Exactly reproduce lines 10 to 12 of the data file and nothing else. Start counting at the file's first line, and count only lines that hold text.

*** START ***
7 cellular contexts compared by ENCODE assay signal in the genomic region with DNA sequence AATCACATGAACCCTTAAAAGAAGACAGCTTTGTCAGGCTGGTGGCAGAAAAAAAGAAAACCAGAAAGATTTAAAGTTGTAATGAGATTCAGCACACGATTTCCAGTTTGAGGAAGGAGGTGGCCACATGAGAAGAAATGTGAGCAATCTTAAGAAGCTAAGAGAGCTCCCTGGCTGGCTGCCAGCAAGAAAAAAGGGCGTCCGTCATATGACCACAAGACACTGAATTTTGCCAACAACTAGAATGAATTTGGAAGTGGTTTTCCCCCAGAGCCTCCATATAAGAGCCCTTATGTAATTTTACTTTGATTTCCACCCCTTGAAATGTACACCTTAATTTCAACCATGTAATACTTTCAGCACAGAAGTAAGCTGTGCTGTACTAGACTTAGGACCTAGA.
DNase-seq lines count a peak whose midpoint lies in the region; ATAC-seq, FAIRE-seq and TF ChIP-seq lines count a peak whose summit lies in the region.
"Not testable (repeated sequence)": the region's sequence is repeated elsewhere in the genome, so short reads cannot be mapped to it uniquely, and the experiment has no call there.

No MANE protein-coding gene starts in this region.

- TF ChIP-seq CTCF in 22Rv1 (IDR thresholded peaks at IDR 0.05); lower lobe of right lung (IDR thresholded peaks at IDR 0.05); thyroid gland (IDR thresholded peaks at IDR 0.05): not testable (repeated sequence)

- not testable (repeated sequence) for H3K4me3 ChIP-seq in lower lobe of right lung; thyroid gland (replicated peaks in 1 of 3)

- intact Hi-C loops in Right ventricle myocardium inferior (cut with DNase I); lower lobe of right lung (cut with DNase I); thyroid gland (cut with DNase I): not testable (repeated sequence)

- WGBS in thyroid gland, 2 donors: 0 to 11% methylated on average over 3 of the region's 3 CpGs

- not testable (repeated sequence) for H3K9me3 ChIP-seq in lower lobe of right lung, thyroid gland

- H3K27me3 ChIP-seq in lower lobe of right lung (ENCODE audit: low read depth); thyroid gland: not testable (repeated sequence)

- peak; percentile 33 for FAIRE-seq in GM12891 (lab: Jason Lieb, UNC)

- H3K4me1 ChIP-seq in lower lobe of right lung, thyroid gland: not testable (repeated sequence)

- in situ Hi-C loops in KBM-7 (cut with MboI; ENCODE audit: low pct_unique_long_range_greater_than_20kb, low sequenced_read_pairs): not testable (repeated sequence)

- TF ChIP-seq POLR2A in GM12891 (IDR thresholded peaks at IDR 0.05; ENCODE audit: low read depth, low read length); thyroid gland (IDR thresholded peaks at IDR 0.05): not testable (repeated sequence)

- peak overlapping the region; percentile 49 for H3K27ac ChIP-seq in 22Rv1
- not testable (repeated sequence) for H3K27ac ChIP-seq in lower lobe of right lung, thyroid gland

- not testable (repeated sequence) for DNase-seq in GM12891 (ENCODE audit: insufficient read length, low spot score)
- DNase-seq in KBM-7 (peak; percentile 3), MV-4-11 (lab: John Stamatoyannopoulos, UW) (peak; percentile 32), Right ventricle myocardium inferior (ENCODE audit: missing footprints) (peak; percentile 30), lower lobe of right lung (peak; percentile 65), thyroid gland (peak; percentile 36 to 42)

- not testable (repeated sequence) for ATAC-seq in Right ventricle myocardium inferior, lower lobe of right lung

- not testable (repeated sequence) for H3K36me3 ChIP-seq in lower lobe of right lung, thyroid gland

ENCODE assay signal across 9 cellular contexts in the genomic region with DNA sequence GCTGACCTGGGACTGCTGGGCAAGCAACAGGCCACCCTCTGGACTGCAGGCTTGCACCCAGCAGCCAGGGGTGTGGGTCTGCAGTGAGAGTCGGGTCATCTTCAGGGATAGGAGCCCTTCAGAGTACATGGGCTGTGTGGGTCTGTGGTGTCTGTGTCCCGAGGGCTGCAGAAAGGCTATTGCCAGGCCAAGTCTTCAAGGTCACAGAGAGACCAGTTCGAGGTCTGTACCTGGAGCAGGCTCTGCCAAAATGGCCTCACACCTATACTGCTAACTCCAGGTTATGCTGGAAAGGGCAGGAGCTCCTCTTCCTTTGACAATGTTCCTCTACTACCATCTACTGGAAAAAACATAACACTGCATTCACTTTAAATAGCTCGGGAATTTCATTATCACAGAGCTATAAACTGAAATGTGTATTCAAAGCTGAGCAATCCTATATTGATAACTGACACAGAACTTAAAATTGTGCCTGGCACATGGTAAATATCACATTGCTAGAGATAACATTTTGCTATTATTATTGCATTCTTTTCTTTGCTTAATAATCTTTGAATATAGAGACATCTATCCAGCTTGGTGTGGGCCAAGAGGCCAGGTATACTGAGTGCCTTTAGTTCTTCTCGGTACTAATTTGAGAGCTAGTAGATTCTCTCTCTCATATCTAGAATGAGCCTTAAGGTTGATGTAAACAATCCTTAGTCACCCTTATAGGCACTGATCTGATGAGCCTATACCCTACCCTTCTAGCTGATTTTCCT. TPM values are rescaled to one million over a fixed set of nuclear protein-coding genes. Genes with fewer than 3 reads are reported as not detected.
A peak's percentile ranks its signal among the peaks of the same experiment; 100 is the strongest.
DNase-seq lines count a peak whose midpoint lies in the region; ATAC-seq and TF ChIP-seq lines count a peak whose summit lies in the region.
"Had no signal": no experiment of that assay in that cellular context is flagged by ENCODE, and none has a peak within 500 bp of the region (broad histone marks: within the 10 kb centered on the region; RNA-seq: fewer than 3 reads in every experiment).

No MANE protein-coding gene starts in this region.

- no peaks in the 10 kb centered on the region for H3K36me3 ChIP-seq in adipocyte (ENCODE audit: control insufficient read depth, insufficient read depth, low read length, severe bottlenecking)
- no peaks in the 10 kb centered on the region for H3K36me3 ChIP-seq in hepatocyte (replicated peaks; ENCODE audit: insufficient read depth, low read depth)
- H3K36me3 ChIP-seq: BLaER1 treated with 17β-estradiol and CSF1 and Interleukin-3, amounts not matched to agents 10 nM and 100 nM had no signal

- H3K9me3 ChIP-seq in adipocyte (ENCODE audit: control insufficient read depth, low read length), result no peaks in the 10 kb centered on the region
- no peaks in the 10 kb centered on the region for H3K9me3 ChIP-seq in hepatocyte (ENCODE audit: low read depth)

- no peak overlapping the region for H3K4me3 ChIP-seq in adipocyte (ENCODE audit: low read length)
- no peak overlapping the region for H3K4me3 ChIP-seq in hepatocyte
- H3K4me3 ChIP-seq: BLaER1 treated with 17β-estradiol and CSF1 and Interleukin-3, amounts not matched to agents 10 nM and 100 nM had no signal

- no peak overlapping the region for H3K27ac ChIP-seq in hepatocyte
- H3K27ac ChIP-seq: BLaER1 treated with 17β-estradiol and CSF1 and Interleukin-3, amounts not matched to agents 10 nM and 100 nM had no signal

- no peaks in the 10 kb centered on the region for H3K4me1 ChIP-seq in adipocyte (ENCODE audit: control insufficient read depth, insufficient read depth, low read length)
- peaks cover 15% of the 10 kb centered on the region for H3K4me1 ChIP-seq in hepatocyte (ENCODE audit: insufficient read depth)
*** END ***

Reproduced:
- H3K27me3 ChIP-seq in lower lobe of right lung (ENCODE audit: low read depth); thyroid gland: not testable (repeated sequence)

- peak; percentile 33 for FAIRE-seq in GM12891 (lab: Jason Lieb, UNC)

- H3K4me1 ChIP-seq in lower lobe of right lung, thyroid gland: not testable (repeated sequence)